What Is the Purpose of Discovery?
Discovery is the formal pre-trial process through which each party in a civil lawsuit may discover legal evidence and facts about the case from the opposing party or parties and witnesses. In Tennessee, discovery is governed by the Tennessee Rules of Civil Procedure and, in many cases, by local rules as well. The general scope of discovery is quite broad. “Parties may obtain discovery regarding any matter, not privileged, which is relevant to the subject matter involved in the pending action…”1 Both Plaintiffs and Defendants should use the discovery process in an effort to prove their claims and defenses and disprove the claims and defenses of the opposing party. The court may limit discovery in certain circumstances.2
There are four main types of discovery that will be utilized in most civil cases: interrogatories, request for production of documents, requests for admission, and depositions.3
What Are Interrogatories?
Interrogatories are written questions. These questions can be as simple as, “How many countries have you lived in?” Or they could be more complex such as, ” List all sources of income for the past five years.” The rules require that interrogatories be answered separately, and that the person responding to the questions is under oath that the responses are correct to the best of the responder’s knowledge, information, or belief. In some cases, the responder may not know the answer to a question. If that circumstance occurs, it is acceptable for the responder to state something to the effect of, “After a reasonable review of all relevant information, the responder is unaware of the answer to this question.”
Am I Required to Hand Over Documents to the Opposing Party?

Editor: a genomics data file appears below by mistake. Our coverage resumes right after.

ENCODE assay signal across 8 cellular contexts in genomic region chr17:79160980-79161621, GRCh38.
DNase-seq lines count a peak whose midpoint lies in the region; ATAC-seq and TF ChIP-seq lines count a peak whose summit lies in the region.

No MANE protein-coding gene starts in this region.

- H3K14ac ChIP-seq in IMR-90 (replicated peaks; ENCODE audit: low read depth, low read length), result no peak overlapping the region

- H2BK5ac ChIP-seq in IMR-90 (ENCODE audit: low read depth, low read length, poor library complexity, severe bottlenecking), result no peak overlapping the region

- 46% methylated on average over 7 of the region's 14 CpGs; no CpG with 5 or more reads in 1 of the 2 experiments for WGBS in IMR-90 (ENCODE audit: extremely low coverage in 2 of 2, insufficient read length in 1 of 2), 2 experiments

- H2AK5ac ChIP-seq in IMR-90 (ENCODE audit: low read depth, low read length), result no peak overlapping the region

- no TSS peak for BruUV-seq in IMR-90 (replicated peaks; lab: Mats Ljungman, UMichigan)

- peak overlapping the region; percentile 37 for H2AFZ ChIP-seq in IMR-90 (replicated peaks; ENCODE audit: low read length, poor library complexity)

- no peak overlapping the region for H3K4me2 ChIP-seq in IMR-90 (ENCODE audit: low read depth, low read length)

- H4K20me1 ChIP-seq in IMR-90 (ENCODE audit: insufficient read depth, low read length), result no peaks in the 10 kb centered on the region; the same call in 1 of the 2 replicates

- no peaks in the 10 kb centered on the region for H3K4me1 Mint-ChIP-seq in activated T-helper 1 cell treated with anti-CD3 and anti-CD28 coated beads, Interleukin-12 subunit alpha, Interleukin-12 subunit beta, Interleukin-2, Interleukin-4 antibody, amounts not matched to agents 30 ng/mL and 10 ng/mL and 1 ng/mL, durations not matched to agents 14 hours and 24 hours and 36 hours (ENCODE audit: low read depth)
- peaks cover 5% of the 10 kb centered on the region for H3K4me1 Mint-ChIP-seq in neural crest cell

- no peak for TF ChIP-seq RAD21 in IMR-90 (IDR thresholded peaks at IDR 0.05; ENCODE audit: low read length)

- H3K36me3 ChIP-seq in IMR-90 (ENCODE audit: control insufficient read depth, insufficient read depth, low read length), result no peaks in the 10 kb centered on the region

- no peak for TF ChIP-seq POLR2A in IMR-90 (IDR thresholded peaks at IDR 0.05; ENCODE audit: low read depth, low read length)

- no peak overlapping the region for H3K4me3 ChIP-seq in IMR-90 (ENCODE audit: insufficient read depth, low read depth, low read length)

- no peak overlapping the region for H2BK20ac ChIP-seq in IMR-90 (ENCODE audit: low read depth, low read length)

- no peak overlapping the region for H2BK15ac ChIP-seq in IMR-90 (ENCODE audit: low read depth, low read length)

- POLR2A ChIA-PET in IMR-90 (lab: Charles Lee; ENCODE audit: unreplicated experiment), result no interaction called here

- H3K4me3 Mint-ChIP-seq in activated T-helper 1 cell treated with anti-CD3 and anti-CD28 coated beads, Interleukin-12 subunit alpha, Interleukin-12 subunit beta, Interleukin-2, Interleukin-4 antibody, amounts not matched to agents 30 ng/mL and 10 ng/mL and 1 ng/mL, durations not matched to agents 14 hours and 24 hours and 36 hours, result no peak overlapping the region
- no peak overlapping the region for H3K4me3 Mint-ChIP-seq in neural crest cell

Requests for Production of Documents asks the opposing party to produce documents responsive to the requests. Knowing what to request is an art and a science. Your attorney will request documents that help prove your claims and defenses if they exist. In many cases, it is appropriate to ask for the production of correspondence, including emails and text messages that may contain something relevant to the lawsuit.
When responding to a request for production of documents, you should forward any information that may be responsive to the requests to your attorney. He or she will determine what should be included and ensure that no privileged communications are produced.
Must I Respond to Requests for Admission During Discovery?
Requests for admission is a set of statements, or allegations, sent from one party to the opposing party involved in civil litigation. Requests for Admission ask the responder to admit whatever is stated.4 Tennessee Rule of Civil Procedure 36.01 states in part: “Each matter of which an admission is requested shall be separately set forth. The matter is admitted unless, within 30 days after service of the request, or within such shorter or longer time as the court may allow, the party to whom the request is directed serves upon the party requesting the admission a written answer or objection addressed to the matter, signed by the party or by the party’s attorney…” 5 T.R.C.P. 36.02 further explains what the effect of admitting is on the current case and does not apply to other unrelated cases. In essence, it is conclusively established for the current case and does not apply for any other purpose.